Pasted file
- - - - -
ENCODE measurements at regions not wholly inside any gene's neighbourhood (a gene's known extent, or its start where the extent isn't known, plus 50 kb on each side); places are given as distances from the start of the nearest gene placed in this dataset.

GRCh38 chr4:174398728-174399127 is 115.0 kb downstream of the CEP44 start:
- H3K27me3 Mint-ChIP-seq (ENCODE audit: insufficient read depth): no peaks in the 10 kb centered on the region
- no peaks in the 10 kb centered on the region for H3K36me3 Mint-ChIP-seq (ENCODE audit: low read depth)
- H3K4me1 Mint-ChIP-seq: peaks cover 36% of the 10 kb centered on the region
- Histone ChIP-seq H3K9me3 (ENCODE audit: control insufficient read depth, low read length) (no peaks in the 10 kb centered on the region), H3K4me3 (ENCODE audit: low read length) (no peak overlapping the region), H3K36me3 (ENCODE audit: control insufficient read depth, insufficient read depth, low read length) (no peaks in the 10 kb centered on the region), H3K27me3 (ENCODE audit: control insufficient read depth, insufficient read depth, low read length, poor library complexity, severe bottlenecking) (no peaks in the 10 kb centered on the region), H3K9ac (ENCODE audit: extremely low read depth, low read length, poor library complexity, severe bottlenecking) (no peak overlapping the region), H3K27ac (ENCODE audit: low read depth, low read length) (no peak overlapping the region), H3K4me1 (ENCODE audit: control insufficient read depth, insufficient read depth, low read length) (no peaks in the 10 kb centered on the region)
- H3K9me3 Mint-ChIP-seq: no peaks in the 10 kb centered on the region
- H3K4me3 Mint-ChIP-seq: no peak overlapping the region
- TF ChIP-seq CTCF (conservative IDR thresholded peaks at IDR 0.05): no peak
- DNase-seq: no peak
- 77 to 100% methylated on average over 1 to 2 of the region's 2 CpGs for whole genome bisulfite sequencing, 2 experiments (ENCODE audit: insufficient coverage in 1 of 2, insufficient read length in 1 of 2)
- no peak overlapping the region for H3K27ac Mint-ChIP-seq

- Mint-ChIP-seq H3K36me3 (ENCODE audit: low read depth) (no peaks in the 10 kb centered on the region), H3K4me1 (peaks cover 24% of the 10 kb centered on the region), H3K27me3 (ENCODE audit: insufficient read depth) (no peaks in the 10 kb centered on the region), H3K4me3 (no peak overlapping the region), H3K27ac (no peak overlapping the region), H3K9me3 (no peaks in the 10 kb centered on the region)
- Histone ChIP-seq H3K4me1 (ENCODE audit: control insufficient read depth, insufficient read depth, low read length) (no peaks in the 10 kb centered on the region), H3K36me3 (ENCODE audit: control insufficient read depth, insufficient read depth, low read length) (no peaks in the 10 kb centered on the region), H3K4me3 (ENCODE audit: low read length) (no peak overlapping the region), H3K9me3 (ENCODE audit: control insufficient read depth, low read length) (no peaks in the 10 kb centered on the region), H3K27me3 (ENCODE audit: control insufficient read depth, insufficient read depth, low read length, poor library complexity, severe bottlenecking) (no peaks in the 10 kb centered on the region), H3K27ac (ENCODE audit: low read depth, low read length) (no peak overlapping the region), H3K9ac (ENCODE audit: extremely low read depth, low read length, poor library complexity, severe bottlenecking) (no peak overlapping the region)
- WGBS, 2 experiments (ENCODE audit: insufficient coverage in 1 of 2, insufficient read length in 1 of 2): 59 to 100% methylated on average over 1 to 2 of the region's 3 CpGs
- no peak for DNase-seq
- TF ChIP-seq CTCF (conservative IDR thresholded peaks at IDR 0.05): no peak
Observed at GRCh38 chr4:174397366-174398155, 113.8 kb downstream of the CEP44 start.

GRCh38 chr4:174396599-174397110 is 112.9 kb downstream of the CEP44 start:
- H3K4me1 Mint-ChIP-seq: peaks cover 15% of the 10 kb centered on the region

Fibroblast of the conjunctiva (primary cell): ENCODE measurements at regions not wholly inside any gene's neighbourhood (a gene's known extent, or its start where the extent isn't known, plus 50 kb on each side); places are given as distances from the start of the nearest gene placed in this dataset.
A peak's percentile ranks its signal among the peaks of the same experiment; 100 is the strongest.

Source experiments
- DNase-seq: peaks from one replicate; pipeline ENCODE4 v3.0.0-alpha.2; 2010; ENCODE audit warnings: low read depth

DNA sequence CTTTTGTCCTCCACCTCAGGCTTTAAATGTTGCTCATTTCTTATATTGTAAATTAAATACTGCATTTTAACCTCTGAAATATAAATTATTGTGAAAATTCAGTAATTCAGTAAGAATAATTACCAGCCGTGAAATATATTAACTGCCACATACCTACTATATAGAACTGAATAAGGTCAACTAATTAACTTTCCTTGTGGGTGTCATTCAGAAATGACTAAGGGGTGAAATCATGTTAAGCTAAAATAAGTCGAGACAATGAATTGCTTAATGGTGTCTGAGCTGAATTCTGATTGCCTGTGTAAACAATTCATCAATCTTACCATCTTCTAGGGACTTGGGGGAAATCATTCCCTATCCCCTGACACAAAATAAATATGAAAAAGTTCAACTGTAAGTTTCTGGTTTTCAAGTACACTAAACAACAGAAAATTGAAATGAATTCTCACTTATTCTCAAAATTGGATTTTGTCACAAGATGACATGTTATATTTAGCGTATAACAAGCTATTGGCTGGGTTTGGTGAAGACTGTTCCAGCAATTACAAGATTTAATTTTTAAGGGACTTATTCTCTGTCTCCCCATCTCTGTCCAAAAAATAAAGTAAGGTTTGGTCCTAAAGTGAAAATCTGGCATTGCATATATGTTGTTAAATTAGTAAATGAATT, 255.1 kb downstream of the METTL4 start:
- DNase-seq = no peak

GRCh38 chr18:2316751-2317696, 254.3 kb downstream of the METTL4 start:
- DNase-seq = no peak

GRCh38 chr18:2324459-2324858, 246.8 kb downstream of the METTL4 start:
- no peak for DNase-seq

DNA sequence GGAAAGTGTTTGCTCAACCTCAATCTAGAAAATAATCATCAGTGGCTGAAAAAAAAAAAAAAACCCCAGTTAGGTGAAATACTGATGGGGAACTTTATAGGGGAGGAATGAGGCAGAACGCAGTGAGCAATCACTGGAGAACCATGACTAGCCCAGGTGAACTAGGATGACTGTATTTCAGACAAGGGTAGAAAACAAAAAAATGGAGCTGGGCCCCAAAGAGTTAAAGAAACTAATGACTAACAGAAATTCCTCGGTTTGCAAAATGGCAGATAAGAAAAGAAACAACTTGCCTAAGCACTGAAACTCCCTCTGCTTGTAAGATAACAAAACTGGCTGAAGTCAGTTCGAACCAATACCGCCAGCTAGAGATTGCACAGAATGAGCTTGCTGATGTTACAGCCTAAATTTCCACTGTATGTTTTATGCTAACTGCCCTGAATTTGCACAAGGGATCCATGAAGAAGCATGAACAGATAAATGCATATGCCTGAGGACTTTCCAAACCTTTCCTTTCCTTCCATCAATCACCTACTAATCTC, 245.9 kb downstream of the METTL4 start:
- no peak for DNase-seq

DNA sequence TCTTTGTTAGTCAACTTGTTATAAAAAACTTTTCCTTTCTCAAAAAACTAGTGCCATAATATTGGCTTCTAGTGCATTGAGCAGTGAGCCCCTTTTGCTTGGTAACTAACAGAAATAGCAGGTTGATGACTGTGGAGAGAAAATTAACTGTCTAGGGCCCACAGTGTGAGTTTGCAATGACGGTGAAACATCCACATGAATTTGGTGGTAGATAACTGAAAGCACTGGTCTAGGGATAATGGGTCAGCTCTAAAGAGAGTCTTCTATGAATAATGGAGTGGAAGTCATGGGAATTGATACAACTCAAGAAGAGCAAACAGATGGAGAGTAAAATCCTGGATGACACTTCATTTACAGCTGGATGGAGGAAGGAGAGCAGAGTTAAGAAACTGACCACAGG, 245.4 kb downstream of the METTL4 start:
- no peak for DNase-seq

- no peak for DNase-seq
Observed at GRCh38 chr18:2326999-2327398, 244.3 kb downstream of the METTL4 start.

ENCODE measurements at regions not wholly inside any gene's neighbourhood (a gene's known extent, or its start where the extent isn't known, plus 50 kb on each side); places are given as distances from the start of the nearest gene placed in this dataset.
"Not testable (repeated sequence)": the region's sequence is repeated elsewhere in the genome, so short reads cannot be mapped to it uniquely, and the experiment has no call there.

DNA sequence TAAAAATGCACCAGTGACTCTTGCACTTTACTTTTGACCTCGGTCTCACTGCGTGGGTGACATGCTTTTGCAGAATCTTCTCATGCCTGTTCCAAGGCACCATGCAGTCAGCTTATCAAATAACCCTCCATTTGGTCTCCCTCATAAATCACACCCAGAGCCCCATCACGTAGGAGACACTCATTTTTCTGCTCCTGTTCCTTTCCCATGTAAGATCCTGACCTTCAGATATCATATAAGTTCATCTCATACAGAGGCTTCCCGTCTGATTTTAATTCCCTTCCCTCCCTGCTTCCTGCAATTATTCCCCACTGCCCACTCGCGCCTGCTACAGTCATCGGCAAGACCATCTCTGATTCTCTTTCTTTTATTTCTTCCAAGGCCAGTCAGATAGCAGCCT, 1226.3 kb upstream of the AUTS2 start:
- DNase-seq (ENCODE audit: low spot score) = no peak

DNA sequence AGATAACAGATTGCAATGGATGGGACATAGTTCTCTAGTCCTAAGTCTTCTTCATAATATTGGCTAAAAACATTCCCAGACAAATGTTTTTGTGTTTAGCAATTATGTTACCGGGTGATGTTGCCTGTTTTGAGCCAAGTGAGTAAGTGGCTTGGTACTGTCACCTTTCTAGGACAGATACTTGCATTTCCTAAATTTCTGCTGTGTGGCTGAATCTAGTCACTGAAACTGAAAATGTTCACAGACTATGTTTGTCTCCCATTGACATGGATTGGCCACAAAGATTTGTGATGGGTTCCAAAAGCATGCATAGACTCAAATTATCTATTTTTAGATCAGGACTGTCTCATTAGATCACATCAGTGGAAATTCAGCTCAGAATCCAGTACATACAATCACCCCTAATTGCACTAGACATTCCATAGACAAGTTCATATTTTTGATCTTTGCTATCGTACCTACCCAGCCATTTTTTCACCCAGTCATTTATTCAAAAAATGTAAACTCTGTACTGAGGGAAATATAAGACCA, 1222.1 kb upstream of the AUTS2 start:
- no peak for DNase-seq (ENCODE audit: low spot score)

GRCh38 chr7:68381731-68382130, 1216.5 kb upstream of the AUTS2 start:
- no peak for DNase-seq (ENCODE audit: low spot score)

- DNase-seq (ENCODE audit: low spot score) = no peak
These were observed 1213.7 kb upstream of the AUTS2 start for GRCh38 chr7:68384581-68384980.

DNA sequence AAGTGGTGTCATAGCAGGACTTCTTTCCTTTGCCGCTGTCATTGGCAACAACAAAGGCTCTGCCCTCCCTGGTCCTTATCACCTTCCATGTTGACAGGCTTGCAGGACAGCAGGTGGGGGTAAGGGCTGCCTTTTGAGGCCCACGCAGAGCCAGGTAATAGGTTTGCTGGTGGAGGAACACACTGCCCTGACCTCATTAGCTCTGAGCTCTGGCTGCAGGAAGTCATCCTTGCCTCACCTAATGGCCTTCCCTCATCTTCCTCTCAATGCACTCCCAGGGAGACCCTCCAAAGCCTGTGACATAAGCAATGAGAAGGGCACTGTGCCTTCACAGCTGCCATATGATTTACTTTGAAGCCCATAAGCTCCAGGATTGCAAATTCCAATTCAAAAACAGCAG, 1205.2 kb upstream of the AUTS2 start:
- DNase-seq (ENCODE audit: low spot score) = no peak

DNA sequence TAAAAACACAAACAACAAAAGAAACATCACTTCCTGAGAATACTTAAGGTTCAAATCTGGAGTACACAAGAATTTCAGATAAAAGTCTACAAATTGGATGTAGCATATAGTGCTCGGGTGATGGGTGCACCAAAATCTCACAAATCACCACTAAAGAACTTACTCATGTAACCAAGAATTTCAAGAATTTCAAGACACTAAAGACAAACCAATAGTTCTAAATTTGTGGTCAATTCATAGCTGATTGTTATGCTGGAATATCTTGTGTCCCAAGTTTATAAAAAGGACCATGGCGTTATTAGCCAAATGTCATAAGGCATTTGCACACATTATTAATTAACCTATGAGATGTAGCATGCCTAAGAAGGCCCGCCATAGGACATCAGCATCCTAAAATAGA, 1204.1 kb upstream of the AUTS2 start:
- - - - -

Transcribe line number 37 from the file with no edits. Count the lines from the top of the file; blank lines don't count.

ENCODE measurements at regions not wholly inside any gene's neighbourhood (a gene's known extent, or its start where the extent isn't known, plus 50 kb on each side); places are given as distances from the start of the nearest gene placed in this dataset.